The anecdotes in the following sections bring these answers beyond just numbers, providing insight into specific circumstances, challenges, and personal victories of our students. The ideas presented are either summaries of frequently occurring comments, direct experiences, or quotes from individuals.
The pandemic has impacted the quality and trajectory of student research efforts. New students have had to acclimate to unfamiliar laboratory layouts, as well as interrupted, complex, or hampered protocols. Meanwhile, more senior students had to greatly reduce the pace of experimental data collection to comply with COVID-19 occupancy and travel restrictions, or else stop these activities completely. Consequently, the nature and scope of the scientific inquiry contained within a given master’s or doctoral thesis is under intense reexamination nationwide, according to our survey data.
Some, like Speech Communication Ph.D. student Drew McLaughlin (Washington University in St. Louis, MO), were able to overcome these challenges by moving their data collection online. “Learning to create tasks that operate well online took some learning, but now I’m pleasantly surprised with this approach … [t]he silver lining … is that it allows for larger sample sizes and fast data collection.” Many students have shown great creativity in reworking their schedules to accommodate more writing or computational tasks, while others shifted the focus of their research, like one student who examined the acoustic implications of mask-wearing.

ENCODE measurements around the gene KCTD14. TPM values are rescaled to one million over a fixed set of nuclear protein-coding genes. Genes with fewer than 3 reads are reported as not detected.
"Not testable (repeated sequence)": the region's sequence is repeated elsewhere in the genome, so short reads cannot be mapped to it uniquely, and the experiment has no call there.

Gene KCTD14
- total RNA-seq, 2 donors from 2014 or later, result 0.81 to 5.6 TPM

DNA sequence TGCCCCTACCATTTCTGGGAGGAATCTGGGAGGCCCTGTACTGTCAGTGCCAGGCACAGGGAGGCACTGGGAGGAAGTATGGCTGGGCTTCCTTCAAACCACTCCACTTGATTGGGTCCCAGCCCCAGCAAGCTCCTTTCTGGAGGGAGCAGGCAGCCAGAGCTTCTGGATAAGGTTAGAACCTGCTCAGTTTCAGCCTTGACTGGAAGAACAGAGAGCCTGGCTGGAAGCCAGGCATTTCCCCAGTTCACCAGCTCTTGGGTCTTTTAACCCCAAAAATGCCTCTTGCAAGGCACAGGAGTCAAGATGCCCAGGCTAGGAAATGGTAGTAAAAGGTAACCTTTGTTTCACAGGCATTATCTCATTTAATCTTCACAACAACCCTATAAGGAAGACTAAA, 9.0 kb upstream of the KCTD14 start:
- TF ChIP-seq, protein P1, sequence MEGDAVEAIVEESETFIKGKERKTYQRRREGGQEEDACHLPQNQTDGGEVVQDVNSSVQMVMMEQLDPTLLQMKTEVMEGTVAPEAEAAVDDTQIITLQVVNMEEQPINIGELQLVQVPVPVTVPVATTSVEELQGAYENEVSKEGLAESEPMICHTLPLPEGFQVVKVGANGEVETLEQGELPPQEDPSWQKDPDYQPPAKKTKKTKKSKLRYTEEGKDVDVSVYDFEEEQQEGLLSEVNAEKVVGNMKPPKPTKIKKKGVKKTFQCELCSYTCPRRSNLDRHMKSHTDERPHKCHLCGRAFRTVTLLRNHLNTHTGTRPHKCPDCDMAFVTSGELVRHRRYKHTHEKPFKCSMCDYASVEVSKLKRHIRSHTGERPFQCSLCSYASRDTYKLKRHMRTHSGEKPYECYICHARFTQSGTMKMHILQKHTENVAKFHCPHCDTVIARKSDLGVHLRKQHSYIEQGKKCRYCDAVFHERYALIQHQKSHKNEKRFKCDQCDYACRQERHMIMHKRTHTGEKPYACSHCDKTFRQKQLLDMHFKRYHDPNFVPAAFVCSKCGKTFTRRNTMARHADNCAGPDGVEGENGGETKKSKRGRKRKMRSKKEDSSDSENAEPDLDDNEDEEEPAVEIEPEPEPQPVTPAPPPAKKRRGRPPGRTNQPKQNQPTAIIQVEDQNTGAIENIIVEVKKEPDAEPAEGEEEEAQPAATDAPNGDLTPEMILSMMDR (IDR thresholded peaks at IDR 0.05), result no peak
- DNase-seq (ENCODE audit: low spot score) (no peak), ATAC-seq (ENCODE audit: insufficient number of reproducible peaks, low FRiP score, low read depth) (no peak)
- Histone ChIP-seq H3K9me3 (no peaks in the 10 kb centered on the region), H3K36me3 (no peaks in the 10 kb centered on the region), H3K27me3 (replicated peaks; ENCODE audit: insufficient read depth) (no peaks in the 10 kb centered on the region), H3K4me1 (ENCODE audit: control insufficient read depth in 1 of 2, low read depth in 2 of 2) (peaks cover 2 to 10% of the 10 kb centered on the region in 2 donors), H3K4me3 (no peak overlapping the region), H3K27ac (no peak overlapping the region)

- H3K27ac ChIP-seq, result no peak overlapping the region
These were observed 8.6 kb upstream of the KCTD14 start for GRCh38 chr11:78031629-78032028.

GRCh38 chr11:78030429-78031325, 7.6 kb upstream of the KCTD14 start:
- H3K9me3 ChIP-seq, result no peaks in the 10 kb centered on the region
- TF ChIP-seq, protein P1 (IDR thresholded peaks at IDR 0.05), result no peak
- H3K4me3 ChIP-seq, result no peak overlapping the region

Other career adjustments, however, have not been so positive. Undergraduate students report that their hopes of attending graduate school have become impossible. Some students express frustration that canceled conferences and other scientific events have eliminated crucial networking opportunities and made resumes look conspicuously sparse. Worries of degree delays plague some students who feel that they have been left to struggle through the stress of canceled classes and exams with little to no guidance.
Further, the abrupt transition to researching at home negatively impacted the workday dynamic for many. Isolation from colleagues meant that it was harder for some to focus and feel excited about their research, while others reported that they waited longer before asking for help with new tasks. Practical problems like internet connectivity issues compounded these effects. Most prevalently, students came to miss the intangible elements of working in a group setting: the flow of information and ideas that happens naturally in person felt stilted and artificial online, if it happened at all.
Encouragingly, this experience was not universal, and other students reported that meeting with lab mates, colleagues, and advisors online increased collaborative productivity while still allowing time for the kind of extracurricular topics that maintain vital connections. For other individuals, unstructured interactions with coworkers had made them less productive in an office environment and working with fewer distractions and more flexibility was a refreshing change of pace. In order to strengthen a dwindling social network, the pandemic encouraged some to become more involved with school clubs and professional societies like the ASA.